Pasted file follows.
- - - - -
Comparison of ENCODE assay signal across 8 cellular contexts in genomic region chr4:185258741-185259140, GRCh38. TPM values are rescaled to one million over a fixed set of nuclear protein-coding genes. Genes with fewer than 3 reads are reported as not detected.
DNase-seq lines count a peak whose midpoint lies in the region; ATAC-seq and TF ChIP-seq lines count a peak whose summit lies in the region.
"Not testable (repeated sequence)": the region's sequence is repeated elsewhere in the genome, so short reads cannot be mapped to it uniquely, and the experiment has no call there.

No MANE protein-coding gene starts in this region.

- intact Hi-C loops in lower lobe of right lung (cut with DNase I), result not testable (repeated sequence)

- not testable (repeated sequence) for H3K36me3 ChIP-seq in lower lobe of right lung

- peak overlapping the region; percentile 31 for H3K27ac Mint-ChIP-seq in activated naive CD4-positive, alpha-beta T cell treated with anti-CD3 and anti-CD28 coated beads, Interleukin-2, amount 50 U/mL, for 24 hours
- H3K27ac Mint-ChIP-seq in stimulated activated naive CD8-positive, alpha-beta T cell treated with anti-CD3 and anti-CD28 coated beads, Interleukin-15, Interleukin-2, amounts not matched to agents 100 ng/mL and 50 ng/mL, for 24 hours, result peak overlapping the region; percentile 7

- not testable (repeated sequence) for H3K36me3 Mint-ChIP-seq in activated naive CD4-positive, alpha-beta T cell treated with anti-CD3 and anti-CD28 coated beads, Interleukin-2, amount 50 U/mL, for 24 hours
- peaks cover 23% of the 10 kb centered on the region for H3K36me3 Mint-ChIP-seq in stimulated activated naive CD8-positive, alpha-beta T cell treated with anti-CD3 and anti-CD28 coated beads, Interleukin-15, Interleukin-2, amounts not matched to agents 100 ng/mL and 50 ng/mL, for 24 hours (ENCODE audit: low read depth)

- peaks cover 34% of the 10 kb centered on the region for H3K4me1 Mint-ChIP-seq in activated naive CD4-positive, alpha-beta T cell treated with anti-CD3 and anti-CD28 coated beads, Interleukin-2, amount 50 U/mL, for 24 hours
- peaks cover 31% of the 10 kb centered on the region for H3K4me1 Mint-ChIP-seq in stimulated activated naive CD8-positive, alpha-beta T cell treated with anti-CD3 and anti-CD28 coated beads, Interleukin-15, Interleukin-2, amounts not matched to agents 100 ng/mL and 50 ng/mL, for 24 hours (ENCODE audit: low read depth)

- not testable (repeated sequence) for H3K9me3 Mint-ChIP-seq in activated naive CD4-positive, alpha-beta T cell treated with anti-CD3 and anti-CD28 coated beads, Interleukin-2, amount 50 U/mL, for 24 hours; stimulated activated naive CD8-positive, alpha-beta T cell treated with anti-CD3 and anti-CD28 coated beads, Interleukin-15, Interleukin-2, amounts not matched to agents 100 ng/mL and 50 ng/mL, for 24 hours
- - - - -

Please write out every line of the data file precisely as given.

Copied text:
Comparison of ENCODE assay signal across 8 cellular contexts in genomic region chr4:185258741-185259140, GRCh38. TPM values are rescaled to one million over a fixed set of nuclear protein-coding genes. Genes with fewer than 3 reads are reported as not detected.
DNase-seq lines count a peak whose midpoint lies in the region; ATAC-seq and TF ChIP-seq lines count a peak whose summit lies in the region.
"Not testable (repeated sequence)": the region's sequence is repeated elsewhere in the genome, so short reads cannot be mapped to it uniquely, and the experiment has no call there.

No MANE protein-coding gene starts in this region.

- intact Hi-C loops in lower lobe of right lung (cut with DNase I), result not testable (repeated sequence)

- not testable (repeated sequence) for H3K36me3 ChIP-seq in lower lobe of right lung

- peak overlapping the region; percentile 31 for H3K27ac Mint-ChIP-seq in activated naive CD4-positive, alpha-beta T cell treated with anti-CD3 and anti-CD28 coated beads, Interleukin-2, amount 50 U/mL, for 24 hours
- H3K27ac Mint-ChIP-seq in stimulated activated naive CD8-positive, alpha-beta T cell treated with anti-CD3 and anti-CD28 coated beads, Interleukin-15, Interleukin-2, amounts not matched to agents 100 ng/mL and 50 ng/mL, for 24 hours, result peak overlapping the region; percentile 7

- not testable (repeated sequence) for H3K36me3 Mint-ChIP-seq in activated naive CD4-positive, alpha-beta T cell treated with anti-CD3 and anti-CD28 coated beads, Interleukin-2, amount 50 U/mL, for 24 hours
- peaks cover 23% of the 10 kb centered on the region for H3K36me3 Mint-ChIP-seq in stimulated activated naive CD8-positive, alpha-beta T cell treated with anti-CD3 and anti-CD28 coated beads, Interleukin-15, Interleukin-2, amounts not matched to agents 100 ng/mL and 50 ng/mL, for 24 hours (ENCODE audit: low read depth)

- peaks cover 34% of the 10 kb centered on the region for H3K4me1 Mint-ChIP-seq in activated naive CD4-positive, alpha-beta T cell treated with anti-CD3 and anti-CD28 coated beads, Interleukin-2, amount 50 U/mL, for 24 hours
- peaks cover 31% of the 10 kb centered on the region for H3K4me1 Mint-ChIP-seq in stimulated activated naive CD8-positive, alpha-beta T cell treated with anti-CD3 and anti-CD28 coated beads, Interleukin-15, Interleukin-2, amounts not matched to agents 100 ng/mL and 50 ng/mL, for 24 hours (ENCODE audit: low read depth)

- not testable (repeated sequence) for H3K9me3 Mint-ChIP-seq in activated naive CD4-positive, alpha-beta T cell treated with anti-CD3 and anti-CD28 coated beads, Interleukin-2, amount 50 U/mL, for 24 hours; stimulated activated naive CD8-positive, alpha-beta T cell treated with anti-CD3 and anti-CD28 coated beads, Interleukin-15, Interleukin-2, amounts not matched to agents 100 ng/mL and 50 ng/mL, for 24 hours